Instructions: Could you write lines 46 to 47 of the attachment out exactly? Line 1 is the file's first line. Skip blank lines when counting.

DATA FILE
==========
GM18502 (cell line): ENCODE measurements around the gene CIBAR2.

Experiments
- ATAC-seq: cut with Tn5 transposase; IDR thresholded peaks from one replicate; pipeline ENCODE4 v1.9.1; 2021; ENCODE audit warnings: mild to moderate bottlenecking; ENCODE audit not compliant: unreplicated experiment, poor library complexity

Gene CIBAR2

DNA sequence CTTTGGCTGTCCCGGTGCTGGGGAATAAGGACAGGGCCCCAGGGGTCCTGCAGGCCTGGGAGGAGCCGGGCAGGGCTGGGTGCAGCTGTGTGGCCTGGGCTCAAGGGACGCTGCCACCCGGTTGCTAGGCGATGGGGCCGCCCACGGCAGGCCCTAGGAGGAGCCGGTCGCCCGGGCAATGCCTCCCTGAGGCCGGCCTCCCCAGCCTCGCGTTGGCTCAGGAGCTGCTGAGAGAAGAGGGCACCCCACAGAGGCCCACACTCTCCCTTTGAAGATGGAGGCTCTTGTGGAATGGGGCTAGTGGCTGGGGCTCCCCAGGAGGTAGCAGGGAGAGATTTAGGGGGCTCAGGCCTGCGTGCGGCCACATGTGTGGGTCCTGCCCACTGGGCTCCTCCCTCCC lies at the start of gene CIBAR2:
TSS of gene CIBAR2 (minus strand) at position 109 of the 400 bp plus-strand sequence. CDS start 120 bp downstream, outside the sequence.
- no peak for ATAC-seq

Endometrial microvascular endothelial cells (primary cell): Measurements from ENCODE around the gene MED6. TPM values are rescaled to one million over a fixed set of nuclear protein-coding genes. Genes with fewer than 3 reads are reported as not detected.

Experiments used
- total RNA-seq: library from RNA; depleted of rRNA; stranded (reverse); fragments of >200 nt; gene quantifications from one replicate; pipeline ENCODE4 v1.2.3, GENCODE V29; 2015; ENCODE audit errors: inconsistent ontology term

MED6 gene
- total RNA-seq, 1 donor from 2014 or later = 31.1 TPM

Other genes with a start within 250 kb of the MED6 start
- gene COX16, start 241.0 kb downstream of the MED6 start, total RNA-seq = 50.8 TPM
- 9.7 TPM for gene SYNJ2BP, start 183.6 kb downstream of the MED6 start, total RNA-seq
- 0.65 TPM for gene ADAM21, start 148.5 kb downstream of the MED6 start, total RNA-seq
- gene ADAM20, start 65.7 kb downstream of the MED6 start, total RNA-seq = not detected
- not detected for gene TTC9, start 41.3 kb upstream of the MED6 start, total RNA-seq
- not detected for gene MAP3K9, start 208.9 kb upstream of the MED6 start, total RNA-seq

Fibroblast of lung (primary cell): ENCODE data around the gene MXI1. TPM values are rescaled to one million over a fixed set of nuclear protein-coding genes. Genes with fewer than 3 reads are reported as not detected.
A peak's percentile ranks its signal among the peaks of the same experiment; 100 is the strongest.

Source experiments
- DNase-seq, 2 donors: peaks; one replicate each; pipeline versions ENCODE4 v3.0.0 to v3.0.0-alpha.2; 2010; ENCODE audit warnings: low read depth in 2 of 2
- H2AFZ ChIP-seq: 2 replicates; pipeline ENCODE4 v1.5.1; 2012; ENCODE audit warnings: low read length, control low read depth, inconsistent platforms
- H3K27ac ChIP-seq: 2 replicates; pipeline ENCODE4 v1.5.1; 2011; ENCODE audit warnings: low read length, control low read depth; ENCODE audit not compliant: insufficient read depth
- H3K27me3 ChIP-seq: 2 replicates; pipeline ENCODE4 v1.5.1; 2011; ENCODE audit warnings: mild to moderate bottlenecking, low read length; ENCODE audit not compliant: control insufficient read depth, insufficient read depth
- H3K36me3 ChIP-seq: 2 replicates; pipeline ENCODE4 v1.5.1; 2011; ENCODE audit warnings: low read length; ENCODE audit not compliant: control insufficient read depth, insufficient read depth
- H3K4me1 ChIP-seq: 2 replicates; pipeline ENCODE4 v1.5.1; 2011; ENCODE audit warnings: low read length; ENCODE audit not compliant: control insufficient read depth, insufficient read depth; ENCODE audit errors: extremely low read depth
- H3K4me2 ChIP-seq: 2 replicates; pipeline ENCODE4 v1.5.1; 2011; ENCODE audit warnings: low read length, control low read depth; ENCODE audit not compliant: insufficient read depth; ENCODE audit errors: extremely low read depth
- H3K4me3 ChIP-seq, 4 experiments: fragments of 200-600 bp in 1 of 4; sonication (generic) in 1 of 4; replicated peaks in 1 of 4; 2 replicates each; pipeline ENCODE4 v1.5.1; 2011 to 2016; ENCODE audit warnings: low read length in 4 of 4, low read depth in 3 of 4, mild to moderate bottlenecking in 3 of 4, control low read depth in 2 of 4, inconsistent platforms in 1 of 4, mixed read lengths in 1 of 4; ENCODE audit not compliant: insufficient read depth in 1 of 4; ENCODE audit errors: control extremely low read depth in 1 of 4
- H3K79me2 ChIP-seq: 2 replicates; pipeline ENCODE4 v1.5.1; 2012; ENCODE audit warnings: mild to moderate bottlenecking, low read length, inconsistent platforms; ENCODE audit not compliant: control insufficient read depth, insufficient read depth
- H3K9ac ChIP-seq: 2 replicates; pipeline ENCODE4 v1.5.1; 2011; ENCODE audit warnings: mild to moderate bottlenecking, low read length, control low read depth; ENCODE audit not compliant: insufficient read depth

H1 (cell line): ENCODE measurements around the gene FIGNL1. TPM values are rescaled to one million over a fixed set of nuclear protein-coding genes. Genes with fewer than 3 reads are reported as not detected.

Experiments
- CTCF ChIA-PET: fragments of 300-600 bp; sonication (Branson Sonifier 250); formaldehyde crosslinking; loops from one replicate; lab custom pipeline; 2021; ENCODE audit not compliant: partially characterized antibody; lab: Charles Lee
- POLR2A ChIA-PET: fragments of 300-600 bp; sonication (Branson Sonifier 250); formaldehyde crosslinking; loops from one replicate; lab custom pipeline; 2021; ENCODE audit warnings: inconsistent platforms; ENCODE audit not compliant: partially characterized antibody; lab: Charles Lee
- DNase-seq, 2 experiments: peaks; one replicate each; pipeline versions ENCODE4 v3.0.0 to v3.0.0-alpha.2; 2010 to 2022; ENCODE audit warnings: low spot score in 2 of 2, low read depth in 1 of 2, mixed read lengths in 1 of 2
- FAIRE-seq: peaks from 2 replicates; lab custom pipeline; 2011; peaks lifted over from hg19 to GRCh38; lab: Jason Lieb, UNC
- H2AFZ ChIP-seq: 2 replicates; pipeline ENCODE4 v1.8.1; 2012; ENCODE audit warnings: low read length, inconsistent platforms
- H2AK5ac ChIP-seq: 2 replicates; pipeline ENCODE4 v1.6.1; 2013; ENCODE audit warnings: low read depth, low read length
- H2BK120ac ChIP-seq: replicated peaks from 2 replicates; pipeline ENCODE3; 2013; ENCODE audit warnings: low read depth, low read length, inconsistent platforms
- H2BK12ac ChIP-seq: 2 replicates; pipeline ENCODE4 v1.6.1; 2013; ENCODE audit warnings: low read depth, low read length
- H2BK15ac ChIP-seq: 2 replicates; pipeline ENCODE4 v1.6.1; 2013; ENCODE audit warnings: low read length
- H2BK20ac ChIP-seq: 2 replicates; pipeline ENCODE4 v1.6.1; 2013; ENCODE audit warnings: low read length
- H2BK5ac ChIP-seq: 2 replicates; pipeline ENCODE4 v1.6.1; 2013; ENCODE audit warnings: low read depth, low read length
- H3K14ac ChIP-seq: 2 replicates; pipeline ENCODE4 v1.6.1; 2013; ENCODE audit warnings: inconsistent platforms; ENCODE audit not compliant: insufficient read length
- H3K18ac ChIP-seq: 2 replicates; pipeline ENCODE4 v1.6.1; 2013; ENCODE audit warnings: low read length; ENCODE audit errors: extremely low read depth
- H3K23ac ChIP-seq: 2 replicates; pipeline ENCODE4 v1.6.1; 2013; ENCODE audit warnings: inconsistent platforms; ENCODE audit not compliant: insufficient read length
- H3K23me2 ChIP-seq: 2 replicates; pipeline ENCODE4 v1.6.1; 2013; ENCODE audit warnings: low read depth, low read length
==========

- H3K14ac ChIP-seq: 2 replicates; pipeline ENCODE4 v1.6.1; 2013; ENCODE audit warnings: inconsistent platforms; ENCODE audit not compliant: insufficient read length
- H3K18ac ChIP-seq: 2 replicates; pipeline ENCODE4 v1.6.1; 2013; ENCODE audit warnings: low read length; ENCODE audit errors: extremely low read depth